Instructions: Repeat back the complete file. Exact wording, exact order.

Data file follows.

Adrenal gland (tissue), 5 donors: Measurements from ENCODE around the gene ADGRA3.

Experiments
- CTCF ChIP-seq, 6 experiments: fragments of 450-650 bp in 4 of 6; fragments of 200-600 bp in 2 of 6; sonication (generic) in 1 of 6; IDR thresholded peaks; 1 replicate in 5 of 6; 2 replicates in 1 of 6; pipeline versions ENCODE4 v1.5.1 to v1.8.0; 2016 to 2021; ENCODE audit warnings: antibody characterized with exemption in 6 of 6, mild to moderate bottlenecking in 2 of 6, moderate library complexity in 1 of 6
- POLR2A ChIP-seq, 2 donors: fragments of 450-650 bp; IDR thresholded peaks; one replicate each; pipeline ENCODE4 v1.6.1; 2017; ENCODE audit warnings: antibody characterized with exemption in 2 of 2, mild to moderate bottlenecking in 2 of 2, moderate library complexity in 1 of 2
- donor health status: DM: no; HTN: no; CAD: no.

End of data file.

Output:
Adrenal gland (tissue), 5 donors: Measurements from ENCODE around the gene ADGRA3.

Experiments
- CTCF ChIP-seq, 6 experiments: fragments of 450-650 bp in 4 of 6; fragments of 200-600 bp in 2 of 6; sonication (generic) in 1 of 6; IDR thresholded peaks; 1 replicate in 5 of 6; 2 replicates in 1 of 6; pipeline versions ENCODE4 v1.5.1 to v1.8.0; 2016 to 2021; ENCODE audit warnings: antibody characterized with exemption in 6 of 6, mild to moderate bottlenecking in 2 of 6, moderate library complexity in 1 of 6
- POLR2A ChIP-seq, 2 donors: fragments of 450-650 bp; IDR thresholded peaks; one replicate each; pipeline ENCODE4 v1.6.1; 2017; ENCODE audit warnings: antibody characterized with exemption in 2 of 2, mild to moderate bottlenecking in 2 of 2, moderate library complexity in 1 of 2
- donor health status: DM: no; HTN: no; CAD: no.